Three local Democratic voters say they learned a lot from the two Democratic presidential debates this week, but none are ready to commit to a candidate at this early point.
“Debates are hard to win, but they are harder to lose,” said Nina Licastro, a teacher from Johnstown. “No one should formulate their opinion on just one performance.”
“It’s way too early,” said Mary Lou Davis, a retired teacher and founder of the political activist group Indivisible Johnstown. “You got to see a smattering of what these people believe in.”
Davis was encouraged for the country’s future, she added.
“It was so nice to see on that stage a demonstration of intellect and substance,” Davis said. “Both of those things have been lacking in the last two and a half years in this country.”
David Santa, a Westmont resident and business owner, liked some of the things he saw during the two debates – especially from U.S. Sen. Elizabeth Warren, 70, of Massachusetts.
“It’s still up in the air, but if I had the vote tomorrow, I’d go with Elizabeth Warren,” Santa said. “Warren handled herself like a professional. I didn’t just listen to the candidates. I’m also watching their demeanor.”
Climate change and health care are the top issues for Santa.
He was encouraged by the rhetoric, but understands the complicated problems are hard to address in a soundbite format.
“The one thing Democrats do is they recognize there is a problem,” Santa said. “All of these politicians are going to tell us what we want to hear, but we need to put into effect soon anything to save this planet. We have the resources. We just have to rapidly put them into place.”
Policy on the big issues is hard to present during a debate, Licastro said.
“You hit on the issues as much as you can in the 90-second clip,” she said, noting that the debate provided a springboard for more in depth discussion.
“Post-debate, everyone is on all the networks and they are getting time to talk about policy.”
She’s looking forward to hearing more at future debates. The Democratic National Committee has sanctioned up to 12 debates.
“We didn’t get into any foreign policy, and our infrastructure was not really brought up,” Licastro said.
Remarks by California Sen. Kamala Harris on Thursday, calling out former Vice President Joe Biden, have put her in the national media spotlight. The criticism of Biden for “defending segregationists” and for once opposing mandatory busing of students to desegregated public schools also got the local Democrats’ attention.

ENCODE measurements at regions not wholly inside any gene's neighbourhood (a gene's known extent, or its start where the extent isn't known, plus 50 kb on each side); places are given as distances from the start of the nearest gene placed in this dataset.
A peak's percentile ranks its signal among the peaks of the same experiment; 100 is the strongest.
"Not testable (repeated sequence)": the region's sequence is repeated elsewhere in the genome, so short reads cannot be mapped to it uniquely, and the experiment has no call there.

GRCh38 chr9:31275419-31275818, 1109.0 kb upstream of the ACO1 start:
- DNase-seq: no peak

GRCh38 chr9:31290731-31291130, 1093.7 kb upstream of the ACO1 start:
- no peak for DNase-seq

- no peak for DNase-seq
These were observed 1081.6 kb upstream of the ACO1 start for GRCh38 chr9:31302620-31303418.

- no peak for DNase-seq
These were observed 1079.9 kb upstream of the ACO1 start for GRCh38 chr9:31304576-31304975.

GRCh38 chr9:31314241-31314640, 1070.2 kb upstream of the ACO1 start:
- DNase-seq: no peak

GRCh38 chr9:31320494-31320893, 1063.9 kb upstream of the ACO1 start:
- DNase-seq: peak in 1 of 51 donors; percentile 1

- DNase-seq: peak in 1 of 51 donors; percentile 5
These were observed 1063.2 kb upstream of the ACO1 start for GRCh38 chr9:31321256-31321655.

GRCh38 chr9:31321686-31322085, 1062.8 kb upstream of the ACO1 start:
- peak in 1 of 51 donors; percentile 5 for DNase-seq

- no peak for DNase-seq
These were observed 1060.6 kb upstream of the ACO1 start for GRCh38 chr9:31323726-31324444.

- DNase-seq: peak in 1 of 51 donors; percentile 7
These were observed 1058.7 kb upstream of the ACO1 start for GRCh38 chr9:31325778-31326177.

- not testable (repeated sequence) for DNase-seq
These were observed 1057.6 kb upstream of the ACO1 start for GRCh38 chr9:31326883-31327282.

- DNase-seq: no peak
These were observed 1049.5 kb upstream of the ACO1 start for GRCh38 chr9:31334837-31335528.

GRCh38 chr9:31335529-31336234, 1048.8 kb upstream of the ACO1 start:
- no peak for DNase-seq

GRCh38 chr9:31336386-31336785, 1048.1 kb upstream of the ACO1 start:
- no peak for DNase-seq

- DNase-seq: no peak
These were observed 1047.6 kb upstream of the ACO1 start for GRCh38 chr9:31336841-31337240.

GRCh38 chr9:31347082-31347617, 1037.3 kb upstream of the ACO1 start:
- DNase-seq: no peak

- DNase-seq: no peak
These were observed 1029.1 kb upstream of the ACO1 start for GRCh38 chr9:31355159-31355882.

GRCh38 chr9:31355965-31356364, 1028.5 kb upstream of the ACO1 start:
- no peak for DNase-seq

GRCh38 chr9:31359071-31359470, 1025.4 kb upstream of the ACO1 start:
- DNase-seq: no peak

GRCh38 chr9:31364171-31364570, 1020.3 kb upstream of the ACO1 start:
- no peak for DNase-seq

“She makes everything very real,” Davis said. “I think she will bring the subject of racism to a level where everybody can understand where we’ve been, and where we need to go.”
Santa wasn’t so sure.
“I don’t know if it was productive,” he said. “Joe is the frontrunner. He’s the one all the candidates are gunning for to push out. At the end of the day, we have to all be on the same page and stay on a positive message.”
Licastro said she was favoring Biden or South Bend, Indiana, Mayor Pete Buttigieg before this week’s debates.
“I think they both faced some difficulties in the debate, but they stuck to their values and principles and why they are running for president,” she said.
Licastro thought the remarks by Harris mischaracterized Biden, noting he served alongside former President Barack Obama, the nation’s first black chief executive.
“It was a direct attack at him,” she said. “I think he was stunned by it. It’s hard to look back at issues from 30 or 40 years ago.”
She agrees that there must be more action to address policies that keep people out of certain areas.
All three local Democrats said Warren impressed them in Wednesday’s debate, but added that others fared well, too. Davis said New Jersey Sen. Cory Booker gained her notice, and Licastro said Julian Castro, former secretary of housing and urban development, raised his profile.
Licastro said the debate may have shown a few candidates the exit door.
“You were seeing people who are not quite ready for the national stage,” she said, identifying California Congressman Eric Swalwell and New York businessman Andrew Yang.
She was glad to see so many candidates, noting that there were 16 Republican candidates four years ago.
“It’s great to see such diversity, and it’s great to see different ideas,” Licastro said, adding she hopes the eventual nominee will consider including some of the other candidates’ proposals.